One of the most powerful techniques to manage child anxiety is something I learned from a man named Chesley.
Chesley loved planes. The first time he ever saw a plane speeding down the runway and rising off the ground when he was 5, he was awestruck. Chelsey told me he knew right then and there he had to have a life in the air.
Chelsey took his first flying lesson when he was 16. A few years later, he joined the U.S. Air Force and went on to become a fighter pilot. Afterwards, he continued to follow his passion into a career as a commercial airline pilot.
By this time, no one ever referred to him by his full name, Chesley Sullenberger; he was simply Captain Sully. That name might ring a bell with you because a few years ago, Captain Sully made international headlines.
You may recall that one day in January 2009, when Captain Sully was making a routine trip from New York City to Charlotte, North Carolina, on U.S. Airways Flight 1549, when something terrible happened: The plane collided with a flock of Canadian geese, damaging and shutting down both engines.
Captain Sully knew he had no alternative but to land the plane on the Hudson River. Over the intercom, he uttered words he never thought he would say on a flight: "Please brace for impact." Then Captain Sully expertly glided the plane onto the water's surface and saved all 155 passengers.
When Captain Sully was asked in an interview what he did as soon as he felt the impact with the geese, he said he looked over at his first officer, Jeff Skiles, and asked him to find the emergency checklist.
Hearing this story for the first time gave me pause. Wait. Captain Sully had 40,000 hours of flying time and 29 years of experience, including seven years of flying Vietnam-era F-4 Phantom II jets for the Air Force, and he needed what? A checklist?! Clearly, Captain Sully was an expert, so why did he need a checklist?
Captain Sully needed a checklist for the very reason we all do when we're in an emergency situation: Survival instincts kick in. Specifically, our body activates the stress response and the logical part of the brain is put on hold, while the faster, more automated emotional brain is put in charge. This makes it hard to think clearly. In a calm situation, perhaps Captain Sully would remember all the steps to take for an emergency landing of this sort. But this situation was far from calm.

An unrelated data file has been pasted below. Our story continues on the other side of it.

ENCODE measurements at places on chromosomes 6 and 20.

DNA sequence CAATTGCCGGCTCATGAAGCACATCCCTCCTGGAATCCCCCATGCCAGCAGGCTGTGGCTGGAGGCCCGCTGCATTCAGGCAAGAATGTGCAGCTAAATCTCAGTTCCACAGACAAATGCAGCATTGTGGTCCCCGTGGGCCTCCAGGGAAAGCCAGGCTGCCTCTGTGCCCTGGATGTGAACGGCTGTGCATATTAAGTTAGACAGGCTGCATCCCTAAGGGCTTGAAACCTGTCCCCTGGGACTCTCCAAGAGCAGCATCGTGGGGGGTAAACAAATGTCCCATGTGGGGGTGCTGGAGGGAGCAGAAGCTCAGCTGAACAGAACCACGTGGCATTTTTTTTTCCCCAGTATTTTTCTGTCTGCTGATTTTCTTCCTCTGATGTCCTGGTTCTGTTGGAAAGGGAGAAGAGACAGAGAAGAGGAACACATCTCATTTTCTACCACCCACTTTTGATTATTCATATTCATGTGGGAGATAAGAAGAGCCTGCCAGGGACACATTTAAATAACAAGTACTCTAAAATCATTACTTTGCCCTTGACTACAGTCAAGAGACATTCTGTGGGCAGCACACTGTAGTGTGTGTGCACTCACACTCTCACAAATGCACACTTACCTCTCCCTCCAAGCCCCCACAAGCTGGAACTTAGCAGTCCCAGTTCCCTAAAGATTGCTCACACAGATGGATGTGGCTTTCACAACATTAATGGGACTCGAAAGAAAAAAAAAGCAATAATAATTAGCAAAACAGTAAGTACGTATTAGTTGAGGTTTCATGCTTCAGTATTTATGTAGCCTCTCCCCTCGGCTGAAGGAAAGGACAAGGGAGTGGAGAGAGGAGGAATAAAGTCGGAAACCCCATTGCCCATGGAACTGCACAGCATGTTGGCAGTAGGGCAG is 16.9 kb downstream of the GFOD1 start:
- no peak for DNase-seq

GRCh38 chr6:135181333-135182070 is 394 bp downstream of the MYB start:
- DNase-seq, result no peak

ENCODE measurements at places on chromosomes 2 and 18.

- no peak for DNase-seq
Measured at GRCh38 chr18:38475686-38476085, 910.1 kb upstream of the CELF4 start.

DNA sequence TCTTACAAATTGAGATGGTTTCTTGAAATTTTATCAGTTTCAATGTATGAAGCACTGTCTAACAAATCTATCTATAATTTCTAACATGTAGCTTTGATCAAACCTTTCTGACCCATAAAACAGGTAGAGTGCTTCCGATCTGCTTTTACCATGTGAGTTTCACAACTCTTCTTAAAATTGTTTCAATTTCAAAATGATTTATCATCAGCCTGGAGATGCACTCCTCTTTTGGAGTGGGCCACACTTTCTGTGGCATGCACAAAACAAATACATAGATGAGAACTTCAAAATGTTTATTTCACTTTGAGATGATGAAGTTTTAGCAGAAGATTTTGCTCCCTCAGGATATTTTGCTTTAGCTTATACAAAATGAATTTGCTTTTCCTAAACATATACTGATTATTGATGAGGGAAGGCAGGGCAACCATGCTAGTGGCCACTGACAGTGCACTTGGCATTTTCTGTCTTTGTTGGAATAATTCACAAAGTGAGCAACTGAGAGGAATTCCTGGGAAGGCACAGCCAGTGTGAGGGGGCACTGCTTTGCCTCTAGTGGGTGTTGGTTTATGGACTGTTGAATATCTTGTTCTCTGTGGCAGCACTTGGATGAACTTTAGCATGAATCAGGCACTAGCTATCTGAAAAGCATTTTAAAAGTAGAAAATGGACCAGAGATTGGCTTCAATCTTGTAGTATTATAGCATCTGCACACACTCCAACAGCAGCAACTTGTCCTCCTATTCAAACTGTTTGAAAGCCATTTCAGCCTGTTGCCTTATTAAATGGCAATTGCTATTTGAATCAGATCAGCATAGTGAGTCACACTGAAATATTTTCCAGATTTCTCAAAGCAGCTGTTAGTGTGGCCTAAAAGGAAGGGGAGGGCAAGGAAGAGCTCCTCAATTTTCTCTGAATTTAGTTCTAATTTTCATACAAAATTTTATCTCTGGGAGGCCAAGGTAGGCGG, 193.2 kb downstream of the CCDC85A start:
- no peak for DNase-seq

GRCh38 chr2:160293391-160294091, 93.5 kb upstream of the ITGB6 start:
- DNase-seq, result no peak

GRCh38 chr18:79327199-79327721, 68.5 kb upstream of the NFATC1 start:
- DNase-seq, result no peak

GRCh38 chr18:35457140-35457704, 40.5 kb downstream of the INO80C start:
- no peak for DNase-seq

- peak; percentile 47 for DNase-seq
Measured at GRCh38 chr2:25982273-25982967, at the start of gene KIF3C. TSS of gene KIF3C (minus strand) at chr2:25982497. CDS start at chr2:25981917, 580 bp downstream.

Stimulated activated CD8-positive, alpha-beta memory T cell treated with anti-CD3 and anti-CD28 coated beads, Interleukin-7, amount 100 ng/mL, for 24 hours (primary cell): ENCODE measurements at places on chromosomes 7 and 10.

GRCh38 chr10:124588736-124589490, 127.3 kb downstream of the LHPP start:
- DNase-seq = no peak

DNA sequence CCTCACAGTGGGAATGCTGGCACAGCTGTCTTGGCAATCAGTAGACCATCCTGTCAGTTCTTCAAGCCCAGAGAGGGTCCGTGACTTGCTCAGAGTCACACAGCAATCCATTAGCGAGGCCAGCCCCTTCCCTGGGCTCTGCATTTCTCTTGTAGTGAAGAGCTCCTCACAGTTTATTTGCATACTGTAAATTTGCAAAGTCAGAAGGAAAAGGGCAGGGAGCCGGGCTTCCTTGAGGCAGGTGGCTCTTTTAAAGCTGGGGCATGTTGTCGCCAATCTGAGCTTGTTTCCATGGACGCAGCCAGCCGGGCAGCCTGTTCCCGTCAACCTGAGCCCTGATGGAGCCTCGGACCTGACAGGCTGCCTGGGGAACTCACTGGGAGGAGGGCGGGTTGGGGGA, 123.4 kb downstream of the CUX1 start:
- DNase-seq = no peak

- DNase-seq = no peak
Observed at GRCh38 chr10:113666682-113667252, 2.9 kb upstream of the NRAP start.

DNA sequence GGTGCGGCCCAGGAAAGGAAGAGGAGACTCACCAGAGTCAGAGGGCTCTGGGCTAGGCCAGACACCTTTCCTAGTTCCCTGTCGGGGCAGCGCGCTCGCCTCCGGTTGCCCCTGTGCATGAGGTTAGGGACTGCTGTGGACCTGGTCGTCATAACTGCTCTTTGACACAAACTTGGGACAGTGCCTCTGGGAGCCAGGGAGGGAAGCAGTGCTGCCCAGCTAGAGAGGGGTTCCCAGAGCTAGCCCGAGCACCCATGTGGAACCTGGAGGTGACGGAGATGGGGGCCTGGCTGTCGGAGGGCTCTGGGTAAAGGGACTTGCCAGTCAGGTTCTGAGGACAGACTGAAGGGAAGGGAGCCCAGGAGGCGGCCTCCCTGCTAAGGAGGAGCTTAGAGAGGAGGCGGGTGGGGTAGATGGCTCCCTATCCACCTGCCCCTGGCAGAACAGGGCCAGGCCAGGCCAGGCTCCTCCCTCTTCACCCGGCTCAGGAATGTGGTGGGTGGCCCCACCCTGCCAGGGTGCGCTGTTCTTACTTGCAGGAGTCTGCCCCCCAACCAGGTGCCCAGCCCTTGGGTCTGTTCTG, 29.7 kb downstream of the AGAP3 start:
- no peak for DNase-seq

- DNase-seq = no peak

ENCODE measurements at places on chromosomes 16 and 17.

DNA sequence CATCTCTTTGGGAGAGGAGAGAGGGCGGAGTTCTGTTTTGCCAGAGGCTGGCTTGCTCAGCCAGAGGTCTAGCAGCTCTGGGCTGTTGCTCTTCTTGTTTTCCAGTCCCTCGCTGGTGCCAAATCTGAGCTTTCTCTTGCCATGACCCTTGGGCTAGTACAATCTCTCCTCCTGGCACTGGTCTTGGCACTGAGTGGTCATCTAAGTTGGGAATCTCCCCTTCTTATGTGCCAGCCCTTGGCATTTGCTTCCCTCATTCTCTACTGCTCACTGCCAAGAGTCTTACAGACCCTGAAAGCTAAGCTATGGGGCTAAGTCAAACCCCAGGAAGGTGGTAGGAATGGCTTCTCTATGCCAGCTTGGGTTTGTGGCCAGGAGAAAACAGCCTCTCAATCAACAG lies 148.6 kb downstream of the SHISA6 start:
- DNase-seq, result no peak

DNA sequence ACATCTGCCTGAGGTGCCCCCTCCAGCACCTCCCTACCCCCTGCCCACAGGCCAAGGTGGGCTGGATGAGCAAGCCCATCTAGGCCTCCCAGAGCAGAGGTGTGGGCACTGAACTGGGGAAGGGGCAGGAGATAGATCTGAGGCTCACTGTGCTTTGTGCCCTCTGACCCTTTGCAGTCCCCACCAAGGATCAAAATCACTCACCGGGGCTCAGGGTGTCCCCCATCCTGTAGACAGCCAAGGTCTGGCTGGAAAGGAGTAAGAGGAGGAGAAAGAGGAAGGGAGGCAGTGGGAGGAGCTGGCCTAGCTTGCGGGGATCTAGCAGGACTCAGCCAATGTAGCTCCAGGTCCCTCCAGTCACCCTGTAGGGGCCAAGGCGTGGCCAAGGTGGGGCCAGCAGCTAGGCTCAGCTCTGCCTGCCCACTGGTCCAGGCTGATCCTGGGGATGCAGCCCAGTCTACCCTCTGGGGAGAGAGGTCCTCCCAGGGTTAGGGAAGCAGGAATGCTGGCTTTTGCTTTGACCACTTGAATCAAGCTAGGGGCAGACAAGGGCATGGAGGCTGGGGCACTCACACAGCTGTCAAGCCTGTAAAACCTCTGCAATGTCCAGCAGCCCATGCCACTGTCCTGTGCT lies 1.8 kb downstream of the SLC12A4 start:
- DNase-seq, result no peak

So, you're thinking, nice story. But how does knowing this help a child experiencing anxiety?
Anxiety mimics the stress response. When children are in the throes of anxiety, even if they've acquired tools to manage their worry, sometimes it's hard to remember the steps to take to feel better.
One of the simplest, most powerful things your child can do when he or she is anxious is to use a checklist, or what I like to call a "Chill List." Every child's Chill List might be different, based on the techniques that work for him or her. Check out a sample below.
My Chill List:
1. Take three deep breaths.
2. Remember, the discomfort will pass.
3. Ask myself: "Are my thoughts true?"
4. Collect evidence to support/negate my thoughts.
5. Challenge my thoughts.
6. Change my thoughts.
After using a Chill List for a while, your child might have the same reaction Captain Sully had after his emergency landing: "First Officer Jeff Skiles and I turned to each other and, almost in unison, at the same time, with the same words, said to each other, 'Well, that wasn't as bad as I thought.'"
Learn more about the best techniques to put on a Chill List and other anxiety relief tips for your kids at www.gozen.com.